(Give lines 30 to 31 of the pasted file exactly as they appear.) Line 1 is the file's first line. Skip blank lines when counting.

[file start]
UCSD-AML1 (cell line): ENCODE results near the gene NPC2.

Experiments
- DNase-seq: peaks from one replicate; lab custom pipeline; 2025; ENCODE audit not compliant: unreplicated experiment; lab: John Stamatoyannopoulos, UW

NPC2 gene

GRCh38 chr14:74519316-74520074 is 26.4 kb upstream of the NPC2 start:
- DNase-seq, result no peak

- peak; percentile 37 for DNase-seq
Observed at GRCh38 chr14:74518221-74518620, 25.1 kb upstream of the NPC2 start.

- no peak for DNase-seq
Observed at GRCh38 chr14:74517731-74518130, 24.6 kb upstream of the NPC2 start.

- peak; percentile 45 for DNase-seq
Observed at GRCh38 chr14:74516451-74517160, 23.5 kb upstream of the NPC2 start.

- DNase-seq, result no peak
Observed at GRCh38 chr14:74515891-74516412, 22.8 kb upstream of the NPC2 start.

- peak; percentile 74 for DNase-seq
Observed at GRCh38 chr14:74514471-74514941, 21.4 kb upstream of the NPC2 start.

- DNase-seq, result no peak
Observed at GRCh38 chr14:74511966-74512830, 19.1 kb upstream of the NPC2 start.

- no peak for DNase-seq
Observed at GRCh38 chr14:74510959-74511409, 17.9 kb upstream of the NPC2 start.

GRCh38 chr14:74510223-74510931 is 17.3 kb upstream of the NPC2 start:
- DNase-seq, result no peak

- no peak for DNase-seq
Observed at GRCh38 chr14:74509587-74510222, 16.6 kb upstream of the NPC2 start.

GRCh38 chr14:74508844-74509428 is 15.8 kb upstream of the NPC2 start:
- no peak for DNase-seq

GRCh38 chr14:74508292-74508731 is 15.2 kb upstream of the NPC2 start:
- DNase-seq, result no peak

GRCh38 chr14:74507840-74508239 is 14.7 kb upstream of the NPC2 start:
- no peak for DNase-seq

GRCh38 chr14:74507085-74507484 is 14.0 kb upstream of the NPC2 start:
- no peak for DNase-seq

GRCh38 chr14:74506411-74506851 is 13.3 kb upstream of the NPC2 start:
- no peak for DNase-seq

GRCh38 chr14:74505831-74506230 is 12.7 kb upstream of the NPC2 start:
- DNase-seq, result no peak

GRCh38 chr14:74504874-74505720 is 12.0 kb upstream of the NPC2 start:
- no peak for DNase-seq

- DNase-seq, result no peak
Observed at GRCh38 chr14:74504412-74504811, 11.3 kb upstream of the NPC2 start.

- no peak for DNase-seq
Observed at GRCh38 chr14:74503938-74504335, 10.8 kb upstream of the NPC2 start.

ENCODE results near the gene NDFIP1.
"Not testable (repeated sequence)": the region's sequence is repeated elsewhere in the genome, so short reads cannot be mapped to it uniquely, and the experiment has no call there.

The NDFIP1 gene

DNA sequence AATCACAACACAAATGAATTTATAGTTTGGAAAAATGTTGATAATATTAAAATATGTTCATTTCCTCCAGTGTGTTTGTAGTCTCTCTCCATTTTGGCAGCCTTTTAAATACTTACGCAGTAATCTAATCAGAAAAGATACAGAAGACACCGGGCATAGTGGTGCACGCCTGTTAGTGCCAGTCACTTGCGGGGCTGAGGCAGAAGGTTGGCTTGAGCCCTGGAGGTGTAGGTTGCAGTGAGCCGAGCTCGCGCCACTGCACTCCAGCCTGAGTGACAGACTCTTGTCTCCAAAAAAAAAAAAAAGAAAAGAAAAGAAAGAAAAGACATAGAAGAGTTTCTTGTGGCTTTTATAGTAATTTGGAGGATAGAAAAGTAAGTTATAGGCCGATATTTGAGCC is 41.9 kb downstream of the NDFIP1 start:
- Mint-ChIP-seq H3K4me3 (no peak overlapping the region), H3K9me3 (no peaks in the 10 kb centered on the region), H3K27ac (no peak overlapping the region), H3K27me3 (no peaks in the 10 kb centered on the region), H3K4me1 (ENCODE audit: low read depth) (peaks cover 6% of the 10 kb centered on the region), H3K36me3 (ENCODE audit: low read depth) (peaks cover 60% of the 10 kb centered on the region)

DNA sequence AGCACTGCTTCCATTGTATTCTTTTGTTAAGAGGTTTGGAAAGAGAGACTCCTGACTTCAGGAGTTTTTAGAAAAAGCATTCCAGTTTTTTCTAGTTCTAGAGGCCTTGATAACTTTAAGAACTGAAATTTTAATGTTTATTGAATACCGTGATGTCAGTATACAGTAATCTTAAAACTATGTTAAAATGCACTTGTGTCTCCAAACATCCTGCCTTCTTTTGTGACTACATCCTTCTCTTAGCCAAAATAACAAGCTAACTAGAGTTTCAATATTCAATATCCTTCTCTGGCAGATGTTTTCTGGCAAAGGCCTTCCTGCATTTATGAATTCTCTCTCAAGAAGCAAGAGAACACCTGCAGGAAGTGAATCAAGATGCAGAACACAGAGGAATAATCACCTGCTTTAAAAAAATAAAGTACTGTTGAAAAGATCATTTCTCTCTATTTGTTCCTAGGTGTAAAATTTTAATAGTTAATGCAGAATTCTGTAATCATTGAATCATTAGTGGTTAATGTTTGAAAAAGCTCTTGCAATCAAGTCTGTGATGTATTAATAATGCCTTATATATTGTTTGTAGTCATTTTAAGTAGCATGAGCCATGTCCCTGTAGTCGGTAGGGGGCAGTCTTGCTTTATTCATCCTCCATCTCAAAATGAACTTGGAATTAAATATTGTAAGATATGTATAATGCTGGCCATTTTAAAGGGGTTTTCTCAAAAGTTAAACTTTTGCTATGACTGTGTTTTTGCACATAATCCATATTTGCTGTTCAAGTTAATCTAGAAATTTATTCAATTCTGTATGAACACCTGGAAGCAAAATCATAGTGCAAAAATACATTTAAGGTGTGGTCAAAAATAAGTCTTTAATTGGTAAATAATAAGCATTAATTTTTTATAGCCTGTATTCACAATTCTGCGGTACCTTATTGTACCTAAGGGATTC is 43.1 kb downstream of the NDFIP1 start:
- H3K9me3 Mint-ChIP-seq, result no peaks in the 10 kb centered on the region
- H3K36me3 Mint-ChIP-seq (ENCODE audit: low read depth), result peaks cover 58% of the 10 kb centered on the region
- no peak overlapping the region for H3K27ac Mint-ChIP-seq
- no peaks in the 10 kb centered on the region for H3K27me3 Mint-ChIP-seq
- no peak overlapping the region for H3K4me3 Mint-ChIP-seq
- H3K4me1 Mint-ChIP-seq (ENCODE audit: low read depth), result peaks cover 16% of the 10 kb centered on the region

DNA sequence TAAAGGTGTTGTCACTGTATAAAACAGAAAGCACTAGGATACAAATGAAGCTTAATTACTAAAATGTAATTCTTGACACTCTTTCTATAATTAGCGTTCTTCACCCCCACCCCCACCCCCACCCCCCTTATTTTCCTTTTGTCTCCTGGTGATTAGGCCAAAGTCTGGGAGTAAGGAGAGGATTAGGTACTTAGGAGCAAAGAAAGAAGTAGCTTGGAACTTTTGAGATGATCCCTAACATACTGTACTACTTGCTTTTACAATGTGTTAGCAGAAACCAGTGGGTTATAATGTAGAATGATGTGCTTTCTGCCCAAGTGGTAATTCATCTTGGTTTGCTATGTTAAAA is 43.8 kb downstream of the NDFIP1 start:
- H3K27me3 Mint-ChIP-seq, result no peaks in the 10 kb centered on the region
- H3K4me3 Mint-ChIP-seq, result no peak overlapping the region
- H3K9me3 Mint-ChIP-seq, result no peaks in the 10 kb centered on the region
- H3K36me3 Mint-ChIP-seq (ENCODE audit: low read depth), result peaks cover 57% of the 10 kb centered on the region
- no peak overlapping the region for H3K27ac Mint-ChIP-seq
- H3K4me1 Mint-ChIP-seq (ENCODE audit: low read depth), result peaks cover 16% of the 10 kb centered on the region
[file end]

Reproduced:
- no peak for DNase-seq

GRCh38 chr14:74507085-74507484 is 14.0 kb upstream of the NPC2 start: